Sunday, July 26, 2009

Researchers get hands-on practice using GeneSifter to analyze Next Gen data and SNPs at the UT-ORNL-KBRIN 2009 summit

As the recently-published meeting report attests (1), while the much of the genomics world was bemoaning the challenge of working with Next Generation DNA sequence (NGS) data, attendees at the UT-ORNL-KBRIN summit got an opportunity to play with the data first-hand. These lucky researchers, among the first in the nation to work with NGS data outside of a genome center, were participants in a hands-on education workshop presented by Dr. Sandra Porter from Digital World Biology.

This opportunity came about through a collaboration between Geospiza and Digital World Biology. Data were loaded and processed through GeneSifter’s analysis pipelines before the workshop to align data to reference sequences and perform the secondary analyses. During the workshop, Porter led researchers through typical steps in the tertiary analysis phase. Workshop participants were able to view gene lists and analyze information from both Illumina and SOLiD datasets. The analyses included: working with thumbnail graphics to see where reads map to transcripts and assess coverage, viewing the number of reads mapping to each transcript, and comparing the number of reads mapping to different genes under different conditions to investigate gene expression.

An additional workshop focused on using iFinch and FinchTV to view SNP data in chromatogram files generated by Sanger sequencing and working with structures to see how a single nucleotide change can impact the structure of a protein.

1. Eric Rouchka and Julia Krushkal. 2009. Proceedings of the Eighth Annual UT-ORNL-KBRIN Bioinformatics Summit 2009. BMC Bioinformatics 10(Suppl 7):I1doi:10.1186/1471-2105-10-S7-I1.

Sunday, July 12, 2009

Bloginar: Scalable Bioinformatics Infrastructures with BioHDF. Part V: Why HDF5?

Through the course of this BioHDF bloginar series, we have demonstrated how the HDF5 (Hierarchical Data Format) platform can successfully meet current and future data management challenges posed by Next Generation Sequencing (NGS) technologies. We now close the series by discussing the reasons why we chose HDF5.

For previous posts, see:

  1. The introduction
  2. Project background
  3. Challenges of working with NGS data
  4. HDF5 benefits for working with NGS data

Why HDF5?

As previously discussed, HDF technology is designed for working with large amounts of complex data that naturally organize into multidimensional arrays. These data are composed of discrete numeric values, strings of characters, images, documents, and other kinds of data that must be compared in different ways to extract scientific information and meaning. Software applications that work with such data must meet a variety of organization, computation, and performance requirements to support the communities of researchers where they are used.

When software developers build applications for the scientific community, they must decide between creating new file formats and software tools for working with the data, or adapting existing solutions that already meet a general set of requirements. The advantage of developing software that's specific to an application domain is that highly optimized systems can be created. However, this advantage can disappear when significant amounts of development time are needed to deal with the "low-level" functions of structuring files, indexing data, tracking bits and bytes, making the system portable across different computer architectures, and creating a basic set of tools to work with the data. Moreover, such a system would be unique, with only a small set of users and developers able to understand and share knowledge concerning its use.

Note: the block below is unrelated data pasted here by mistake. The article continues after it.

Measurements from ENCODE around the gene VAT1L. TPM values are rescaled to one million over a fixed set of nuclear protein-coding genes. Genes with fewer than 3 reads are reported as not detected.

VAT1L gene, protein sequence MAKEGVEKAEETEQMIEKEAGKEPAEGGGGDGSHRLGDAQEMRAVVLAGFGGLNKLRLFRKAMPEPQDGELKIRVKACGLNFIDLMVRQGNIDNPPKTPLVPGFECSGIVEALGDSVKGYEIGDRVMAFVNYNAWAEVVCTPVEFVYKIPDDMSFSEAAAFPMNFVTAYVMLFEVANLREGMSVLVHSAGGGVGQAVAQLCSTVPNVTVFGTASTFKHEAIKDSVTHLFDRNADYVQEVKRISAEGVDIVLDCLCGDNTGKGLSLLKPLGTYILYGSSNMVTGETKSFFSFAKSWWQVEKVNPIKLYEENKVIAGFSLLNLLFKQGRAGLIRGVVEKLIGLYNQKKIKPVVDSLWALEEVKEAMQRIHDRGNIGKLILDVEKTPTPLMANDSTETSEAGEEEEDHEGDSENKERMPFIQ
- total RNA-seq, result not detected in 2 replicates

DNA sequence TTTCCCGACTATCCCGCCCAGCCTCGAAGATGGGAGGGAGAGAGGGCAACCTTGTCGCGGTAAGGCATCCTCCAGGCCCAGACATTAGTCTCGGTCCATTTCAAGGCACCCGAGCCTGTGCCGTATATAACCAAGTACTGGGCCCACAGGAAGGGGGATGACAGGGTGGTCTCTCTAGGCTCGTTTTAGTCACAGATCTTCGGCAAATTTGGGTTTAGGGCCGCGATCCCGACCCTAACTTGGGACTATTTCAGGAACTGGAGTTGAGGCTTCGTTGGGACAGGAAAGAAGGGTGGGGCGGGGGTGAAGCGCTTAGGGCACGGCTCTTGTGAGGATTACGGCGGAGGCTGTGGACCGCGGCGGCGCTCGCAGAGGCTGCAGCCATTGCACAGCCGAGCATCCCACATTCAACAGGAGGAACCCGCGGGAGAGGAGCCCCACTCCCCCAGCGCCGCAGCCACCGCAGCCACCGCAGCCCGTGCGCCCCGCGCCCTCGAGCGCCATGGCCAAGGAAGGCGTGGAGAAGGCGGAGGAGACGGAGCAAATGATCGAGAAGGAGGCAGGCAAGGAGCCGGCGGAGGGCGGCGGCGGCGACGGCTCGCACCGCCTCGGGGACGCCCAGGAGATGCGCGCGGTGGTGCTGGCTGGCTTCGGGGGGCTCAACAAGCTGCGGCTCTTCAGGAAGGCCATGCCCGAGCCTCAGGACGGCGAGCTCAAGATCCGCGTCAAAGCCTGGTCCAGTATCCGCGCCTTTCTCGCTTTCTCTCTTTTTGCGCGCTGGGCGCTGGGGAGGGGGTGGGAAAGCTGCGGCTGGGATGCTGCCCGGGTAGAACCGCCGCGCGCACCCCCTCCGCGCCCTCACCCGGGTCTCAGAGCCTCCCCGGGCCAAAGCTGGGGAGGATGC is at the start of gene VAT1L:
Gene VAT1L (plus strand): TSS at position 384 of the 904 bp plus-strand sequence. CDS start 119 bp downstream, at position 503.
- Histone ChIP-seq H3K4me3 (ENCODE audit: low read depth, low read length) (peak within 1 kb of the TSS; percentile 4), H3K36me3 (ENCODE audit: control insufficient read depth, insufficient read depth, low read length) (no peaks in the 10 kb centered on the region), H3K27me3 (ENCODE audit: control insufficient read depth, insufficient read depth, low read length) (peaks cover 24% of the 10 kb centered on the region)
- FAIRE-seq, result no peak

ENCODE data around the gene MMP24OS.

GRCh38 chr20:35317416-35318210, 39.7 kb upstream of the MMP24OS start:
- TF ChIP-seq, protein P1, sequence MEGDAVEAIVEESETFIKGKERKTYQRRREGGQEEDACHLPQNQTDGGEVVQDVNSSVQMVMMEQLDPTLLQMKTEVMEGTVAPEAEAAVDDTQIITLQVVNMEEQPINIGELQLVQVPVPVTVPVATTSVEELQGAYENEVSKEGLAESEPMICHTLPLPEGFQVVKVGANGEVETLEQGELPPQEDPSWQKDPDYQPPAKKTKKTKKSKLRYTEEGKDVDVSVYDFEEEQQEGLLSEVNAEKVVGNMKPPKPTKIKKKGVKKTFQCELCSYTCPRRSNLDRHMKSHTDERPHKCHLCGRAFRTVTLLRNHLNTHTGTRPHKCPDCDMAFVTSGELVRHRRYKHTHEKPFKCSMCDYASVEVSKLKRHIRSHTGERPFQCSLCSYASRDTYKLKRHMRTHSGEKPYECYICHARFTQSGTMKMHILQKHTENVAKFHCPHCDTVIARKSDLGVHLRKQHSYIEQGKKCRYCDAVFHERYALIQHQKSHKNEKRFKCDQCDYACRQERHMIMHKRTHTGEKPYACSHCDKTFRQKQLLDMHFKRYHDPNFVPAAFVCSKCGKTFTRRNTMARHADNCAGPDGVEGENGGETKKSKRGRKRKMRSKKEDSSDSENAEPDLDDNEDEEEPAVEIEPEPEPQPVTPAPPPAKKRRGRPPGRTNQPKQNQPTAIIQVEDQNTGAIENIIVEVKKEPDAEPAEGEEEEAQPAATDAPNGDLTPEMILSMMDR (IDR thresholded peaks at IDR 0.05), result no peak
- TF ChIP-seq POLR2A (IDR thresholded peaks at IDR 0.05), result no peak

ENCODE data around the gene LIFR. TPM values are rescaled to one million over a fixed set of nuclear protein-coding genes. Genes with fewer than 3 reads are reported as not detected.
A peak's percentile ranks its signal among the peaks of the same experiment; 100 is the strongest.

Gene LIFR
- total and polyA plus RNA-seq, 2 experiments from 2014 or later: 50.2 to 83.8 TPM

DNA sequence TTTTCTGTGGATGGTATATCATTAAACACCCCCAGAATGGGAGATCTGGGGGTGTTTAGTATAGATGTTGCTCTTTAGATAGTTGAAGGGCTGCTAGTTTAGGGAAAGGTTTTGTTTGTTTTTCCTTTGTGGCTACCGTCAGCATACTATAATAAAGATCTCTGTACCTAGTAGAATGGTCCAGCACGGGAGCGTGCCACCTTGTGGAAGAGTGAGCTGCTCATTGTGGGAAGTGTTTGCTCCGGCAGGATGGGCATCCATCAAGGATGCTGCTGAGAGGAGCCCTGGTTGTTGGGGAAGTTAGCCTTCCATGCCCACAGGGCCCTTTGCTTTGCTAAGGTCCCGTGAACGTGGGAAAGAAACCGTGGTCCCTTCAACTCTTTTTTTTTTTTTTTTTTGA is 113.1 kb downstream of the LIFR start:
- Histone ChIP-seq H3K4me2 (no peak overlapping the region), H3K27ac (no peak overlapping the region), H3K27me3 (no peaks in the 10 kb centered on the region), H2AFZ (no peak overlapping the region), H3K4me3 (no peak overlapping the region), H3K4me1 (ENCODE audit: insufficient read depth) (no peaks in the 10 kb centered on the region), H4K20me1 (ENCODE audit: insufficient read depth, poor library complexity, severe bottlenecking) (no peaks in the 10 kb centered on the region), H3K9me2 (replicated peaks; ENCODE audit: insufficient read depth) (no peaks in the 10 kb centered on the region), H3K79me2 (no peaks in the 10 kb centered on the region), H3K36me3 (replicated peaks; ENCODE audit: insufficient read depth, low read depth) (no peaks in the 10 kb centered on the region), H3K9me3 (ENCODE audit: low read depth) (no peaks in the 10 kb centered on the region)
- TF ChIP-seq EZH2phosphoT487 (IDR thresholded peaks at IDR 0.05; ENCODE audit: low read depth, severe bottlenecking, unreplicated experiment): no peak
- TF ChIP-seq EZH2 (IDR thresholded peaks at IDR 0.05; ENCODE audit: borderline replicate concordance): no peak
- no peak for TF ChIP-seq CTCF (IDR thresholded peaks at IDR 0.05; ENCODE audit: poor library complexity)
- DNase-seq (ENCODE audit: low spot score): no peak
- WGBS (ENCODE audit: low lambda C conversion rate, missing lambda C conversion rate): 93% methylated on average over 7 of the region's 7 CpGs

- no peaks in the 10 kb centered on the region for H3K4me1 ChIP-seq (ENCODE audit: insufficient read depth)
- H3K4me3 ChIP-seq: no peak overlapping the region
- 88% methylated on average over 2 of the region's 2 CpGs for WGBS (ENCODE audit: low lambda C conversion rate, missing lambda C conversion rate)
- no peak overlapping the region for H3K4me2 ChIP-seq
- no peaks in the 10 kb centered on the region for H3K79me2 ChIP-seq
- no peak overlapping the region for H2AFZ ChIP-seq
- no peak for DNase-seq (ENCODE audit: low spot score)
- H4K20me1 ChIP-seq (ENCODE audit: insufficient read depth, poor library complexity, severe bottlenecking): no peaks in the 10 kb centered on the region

The alternative to building a highly optimized domain-specific application system is to find and adapt existing technologies, with a preference for those that are widely used. Such systems benefit from the insights and perspective of many users and will often have features in place before one even realizes they are needed. If a technology has widespread adoption, there will likely be a support group and knowledge base to learn from. Finally, it is best to choose a solution that has been tested by time. Longevity is a good measure of the robustness of the various parts and tools in the system.

HDF: 20 Years in Physical Sciences

Our requirements for high-performance data management and computation system are these:

  1. Different kinds of data need to be stored and accessed.
  2. The system must be able to organize data in different ways.
  3. Data will be stored in different combinations.
  4. Visualization and computational tools will access data quickly and randomly.
  5. Data storage must be scalable, efficient, and portable across computer platforms.
  6. The data model must be self describing and accessible to software tools.
  7. Software used to work with the data must be robust, and widely used.

HDF5 is a natural fit. The file format and software libraries are used in some of the largest data management projects known to date. Because of its strengths, HDF5 is independently finding its way into other bioinformatics applications and is a good choice for developing software to support NGS.